The first FCCS Annual Report will be based on data collected from April 1, 2012 to March 31, 2013. Data will be extracted from various internal sources. Data interpretation will be conducted by subject matter experts within CSC who will analyze the information and highlight any trends or follow-up actions required. The use of existing data sources was encouraged to allow for comparisons and trend analysis. A "Best Practices in Community Corrections" section will also be included to highlight new and innovative approaches to community corrections.
In addition to the above, the FCCS Annual Report will incorporate input from community partners through the Joint CSC-NAACJ Working Group on Community Corrections. Member organizations will be consulted as part of the review/approval process and the FCCS Annual Report will include their comments where possible.
The logic model outlines the intended results/outcomes of the Federal Community Corrections Strategy and the associated activities and outputs it intends to produce in achieving the ultimate outcome that offenders are safely and effectively reintegrated into society with due regard to public safety.
Going from top to bottom, the model explains the initiative's process by describing its components which are: Strategic Principles, Inputs, Activities, Outputs, Immediate outcomes, Intermediate outcomes, and Ultimate outcome.
There are five Strategic Principles: 1) Community reintegration begins at intake; 2) Community reintegration requires dynamic assessment and intervention; 3) Community reintegration is achieved through collaboration; 4) Community reintegration is measured by public safety results; and 5) Community reintegration is enhanced through engagement and communication.
There are the same three inputs for all of the Strategic Principles: 1) Human Resources, 2) Legislations/ Regulations/ Polices/ Procedures/ Directives/ Guidelines, and 3) Financial Resources.
This description will describe separately each activity as well as their respective outputs and outcomes before describing the ultimate outcome.
Under Strategic Principle 1, there are two activities: 1) Conduct intake and discharge planning and 2) Conduct in-reach activities with community partners.
The outputs for the conduct intake and discharge planning activity are: 1) Intake plans and reports and 2) Pre-release plans and reports.
The output for the conduct in-reach activities with community partners' activity is: Partnerships with communities and service providers.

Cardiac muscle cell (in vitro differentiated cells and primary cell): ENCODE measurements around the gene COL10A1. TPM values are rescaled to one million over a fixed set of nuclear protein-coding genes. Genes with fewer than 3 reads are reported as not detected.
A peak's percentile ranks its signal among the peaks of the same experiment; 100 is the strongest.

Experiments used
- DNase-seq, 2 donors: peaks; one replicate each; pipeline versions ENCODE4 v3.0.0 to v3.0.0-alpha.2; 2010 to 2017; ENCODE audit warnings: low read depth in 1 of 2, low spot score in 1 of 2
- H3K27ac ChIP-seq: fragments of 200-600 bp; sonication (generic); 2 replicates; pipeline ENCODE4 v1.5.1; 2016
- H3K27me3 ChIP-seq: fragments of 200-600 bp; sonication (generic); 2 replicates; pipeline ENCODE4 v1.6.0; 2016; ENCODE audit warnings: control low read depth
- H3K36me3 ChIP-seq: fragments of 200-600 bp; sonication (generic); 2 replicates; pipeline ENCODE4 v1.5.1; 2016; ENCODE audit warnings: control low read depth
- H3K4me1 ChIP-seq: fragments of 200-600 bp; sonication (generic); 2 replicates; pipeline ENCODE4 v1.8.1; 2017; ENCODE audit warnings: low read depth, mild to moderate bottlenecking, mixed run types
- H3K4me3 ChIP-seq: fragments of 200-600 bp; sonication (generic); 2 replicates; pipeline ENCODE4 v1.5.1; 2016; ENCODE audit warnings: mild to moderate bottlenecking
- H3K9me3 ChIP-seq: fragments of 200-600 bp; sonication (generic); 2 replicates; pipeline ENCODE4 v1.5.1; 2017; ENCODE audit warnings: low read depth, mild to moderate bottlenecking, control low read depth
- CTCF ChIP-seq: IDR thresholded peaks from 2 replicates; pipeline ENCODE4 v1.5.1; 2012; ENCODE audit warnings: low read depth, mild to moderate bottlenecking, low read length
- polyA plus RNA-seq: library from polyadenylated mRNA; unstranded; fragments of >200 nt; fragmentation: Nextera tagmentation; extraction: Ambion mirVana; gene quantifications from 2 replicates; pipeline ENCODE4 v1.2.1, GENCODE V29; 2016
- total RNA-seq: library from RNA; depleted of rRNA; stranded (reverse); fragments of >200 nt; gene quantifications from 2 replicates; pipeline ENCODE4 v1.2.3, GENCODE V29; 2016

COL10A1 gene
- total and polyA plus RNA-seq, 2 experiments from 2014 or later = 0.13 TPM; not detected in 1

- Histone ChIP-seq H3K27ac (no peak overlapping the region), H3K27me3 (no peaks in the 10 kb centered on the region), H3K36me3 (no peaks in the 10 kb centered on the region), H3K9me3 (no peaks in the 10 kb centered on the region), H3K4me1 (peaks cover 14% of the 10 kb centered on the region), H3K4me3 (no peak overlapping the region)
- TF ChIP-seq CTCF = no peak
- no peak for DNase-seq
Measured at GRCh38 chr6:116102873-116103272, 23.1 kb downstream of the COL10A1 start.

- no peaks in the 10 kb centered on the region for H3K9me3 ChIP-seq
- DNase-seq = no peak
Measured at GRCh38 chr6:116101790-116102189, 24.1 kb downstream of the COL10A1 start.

The immediate outcome for both of the outputs is:Â CSC can identify and provide required support and interventions.
The intermediate outcome is: Risks and needs of offenders are addressed.
Under Strategic Principle 2, there two activities: 1) Conduct case management and supervision and 2) Provide Correctional Programs and interventions.
The outputs for the conduct case management and supervision activity are: 1) Case management reports, 2) Case management interventions, and 3) Conditional Release.
The outputs for the provide Correctional Programs and interventions are: 1) Risk and needs-based interventions and 2) Programs.
The immediate outcome for both activities is: CSC is able to manage cases safely and effectively.
The intermediate outcome is: Offenders receive targeted interventions and appropriate supervision.
Under Strategic Principle 3, there are three activities: 1) Build relationships with Criminal Justice partners/ stakeholders, 2) Provide a range of accommodation options, and 3) Provide employment and employability opportunities and services.
The outputs for the build relationships with Criminal Justice partners/ stakeholders activity are: 1) Contracts and agreements and 2) Meetings with Criminal Justice partners/ stakeholders.
The output for provide a range of accommodation options activity is: Community beds.
The outputs for provide employment and employability opportunities and services activity are: 1) Employment services and 2) Job placements.
The immediate outcome for all three outputs is: CSC has the capacity to offer a range of options, tools, and services.
The intermediate outcome is: Offenders have access to a range of services and support.
Under Strategic Principle 4, there is one activity: Conduct corporate reporting.
The output for conduct corporate reporting is: Corporate reports.
The immediate outcome for this activity is: CSC reports its priorities, plans, and accomplishments relating to its public safety mandate.
The intermediate outcome is: CSC's priorities reflect what is necessary to ensure safe communities.
Under Strategic Principle 5, there are 2 activities: 1) Information sharing and 2) Conduct outreach activities and citizen engagement.
The outputs for the information sharing activity are: 1) Victim services and 2) Communications.
The outputs for the conduct outreach activities and citizen engagement activity are: 1) Outreach and engagement activities, 2) Citizen Advisory Committees, and 3) Volunteers.
The immediate outcome for both outputs is: CSC can promote the involvement and engagement of Canadians in the correctional process.
The intermediate outcome is: Canadians have an understanding of the role of federal corrections and are confident in the correctional system.
All of the intermediate outcomes have the same ultimate outcome which is: Offenders are safely and effectively reintegrated into society with due regard to public safety.
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- Footnote 1
2012 Annual Report, Corrections and Conditional Release Statistical Overview (http://www.publicsafety.gc.ca/cnt/rsrcs/pblctns/2012-ccrs/index-eng.aspx)
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- Footnote 5
Response from the Correctional Service of Canada to the 33rd Annual Report of the Correctional Investigator 2005-2006, http://www.csc-scc.gc.ca/text/pblct/ci05-06/annex-eng.shtml
- Footnote 6
CSC, 2010l, p.22